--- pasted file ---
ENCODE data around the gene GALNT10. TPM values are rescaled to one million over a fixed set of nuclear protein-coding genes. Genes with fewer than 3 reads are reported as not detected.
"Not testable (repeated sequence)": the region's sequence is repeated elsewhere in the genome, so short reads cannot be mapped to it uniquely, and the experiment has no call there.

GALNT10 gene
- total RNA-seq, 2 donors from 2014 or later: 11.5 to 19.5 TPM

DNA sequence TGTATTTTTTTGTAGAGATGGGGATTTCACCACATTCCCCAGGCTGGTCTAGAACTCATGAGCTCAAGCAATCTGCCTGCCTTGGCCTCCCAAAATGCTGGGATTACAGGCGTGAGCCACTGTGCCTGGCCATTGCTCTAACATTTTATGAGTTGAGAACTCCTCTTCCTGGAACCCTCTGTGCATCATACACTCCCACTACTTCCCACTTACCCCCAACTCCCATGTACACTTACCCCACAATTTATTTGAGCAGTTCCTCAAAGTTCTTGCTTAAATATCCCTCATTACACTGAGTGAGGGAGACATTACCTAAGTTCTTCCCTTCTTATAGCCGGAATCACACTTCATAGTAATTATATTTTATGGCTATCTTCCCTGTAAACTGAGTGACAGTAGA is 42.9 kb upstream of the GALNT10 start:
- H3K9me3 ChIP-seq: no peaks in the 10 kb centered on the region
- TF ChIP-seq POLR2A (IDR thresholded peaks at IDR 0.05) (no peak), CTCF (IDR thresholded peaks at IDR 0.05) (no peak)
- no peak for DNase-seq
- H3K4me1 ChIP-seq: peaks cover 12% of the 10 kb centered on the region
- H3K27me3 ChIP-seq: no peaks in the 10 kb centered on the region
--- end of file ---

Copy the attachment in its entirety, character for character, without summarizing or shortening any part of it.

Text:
ENCODE data around the gene GALNT10. TPM values are rescaled to one million over a fixed set of nuclear protein-coding genes. Genes with fewer than 3 reads are reported as not detected.
"Not testable (repeated sequence)": the region's sequence is repeated elsewhere in the genome, so short reads cannot be mapped to it uniquely, and the experiment has no call there.

GALNT10 gene
- total RNA-seq, 2 donors from 2014 or later: 11.5 to 19.5 TPM

DNA sequence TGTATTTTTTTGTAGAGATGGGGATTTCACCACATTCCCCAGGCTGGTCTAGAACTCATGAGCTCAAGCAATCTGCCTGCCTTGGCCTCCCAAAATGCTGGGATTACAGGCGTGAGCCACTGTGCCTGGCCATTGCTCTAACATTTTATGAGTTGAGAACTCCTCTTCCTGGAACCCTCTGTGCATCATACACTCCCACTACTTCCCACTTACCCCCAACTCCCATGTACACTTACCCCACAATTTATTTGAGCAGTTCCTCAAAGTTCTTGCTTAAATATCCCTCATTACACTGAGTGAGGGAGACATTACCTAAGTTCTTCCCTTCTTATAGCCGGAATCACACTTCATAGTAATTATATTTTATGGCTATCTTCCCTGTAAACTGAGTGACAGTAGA is 42.9 kb upstream of the GALNT10 start:
- H3K9me3 ChIP-seq: no peaks in the 10 kb centered on the region
- TF ChIP-seq POLR2A (IDR thresholded peaks at IDR 0.05) (no peak), CTCF (IDR thresholded peaks at IDR 0.05) (no peak)
- no peak for DNase-seq
- H3K4me1 ChIP-seq: peaks cover 12% of the 10 kb centered on the region
- H3K27me3 ChIP-seq: no peaks in the 10 kb centered on the region